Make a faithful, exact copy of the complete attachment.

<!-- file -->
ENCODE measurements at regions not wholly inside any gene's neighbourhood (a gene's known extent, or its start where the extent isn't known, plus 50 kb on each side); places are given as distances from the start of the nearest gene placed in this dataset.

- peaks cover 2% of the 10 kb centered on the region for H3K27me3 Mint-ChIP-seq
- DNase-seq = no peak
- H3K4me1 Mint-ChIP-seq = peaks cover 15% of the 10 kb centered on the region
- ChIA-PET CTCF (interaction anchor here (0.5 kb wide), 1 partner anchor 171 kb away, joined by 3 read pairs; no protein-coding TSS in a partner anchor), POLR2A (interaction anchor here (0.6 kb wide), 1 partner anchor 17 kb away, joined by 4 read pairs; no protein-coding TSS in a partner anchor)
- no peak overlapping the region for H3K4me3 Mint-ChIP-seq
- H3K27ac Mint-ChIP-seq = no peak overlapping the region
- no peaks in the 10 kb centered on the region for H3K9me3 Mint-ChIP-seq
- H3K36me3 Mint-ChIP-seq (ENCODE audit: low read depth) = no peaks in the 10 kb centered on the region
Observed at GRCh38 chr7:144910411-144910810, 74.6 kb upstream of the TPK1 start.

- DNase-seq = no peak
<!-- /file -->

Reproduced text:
ENCODE measurements at regions not wholly inside any gene's neighbourhood (a gene's known extent, or its start where the extent isn't known, plus 50 kb on each side); places are given as distances from the start of the nearest gene placed in this dataset.

- peaks cover 2% of the 10 kb centered on the region for H3K27me3 Mint-ChIP-seq
- DNase-seq = no peak
- H3K4me1 Mint-ChIP-seq = peaks cover 15% of the 10 kb centered on the region
- ChIA-PET CTCF (interaction anchor here (0.5 kb wide), 1 partner anchor 171 kb away, joined by 3 read pairs; no protein-coding TSS in a partner anchor), POLR2A (interaction anchor here (0.6 kb wide), 1 partner anchor 17 kb away, joined by 4 read pairs; no protein-coding TSS in a partner anchor)
- no peak overlapping the region for H3K4me3 Mint-ChIP-seq
- H3K27ac Mint-ChIP-seq = no peak overlapping the region
- no peaks in the 10 kb centered on the region for H3K9me3 Mint-ChIP-seq
- H3K36me3 Mint-ChIP-seq (ENCODE audit: low read depth) = no peaks in the 10 kb centered on the region
Observed at GRCh38 chr7:144910411-144910810, 74.6 kb upstream of the TPK1 start.

- DNase-seq = no peak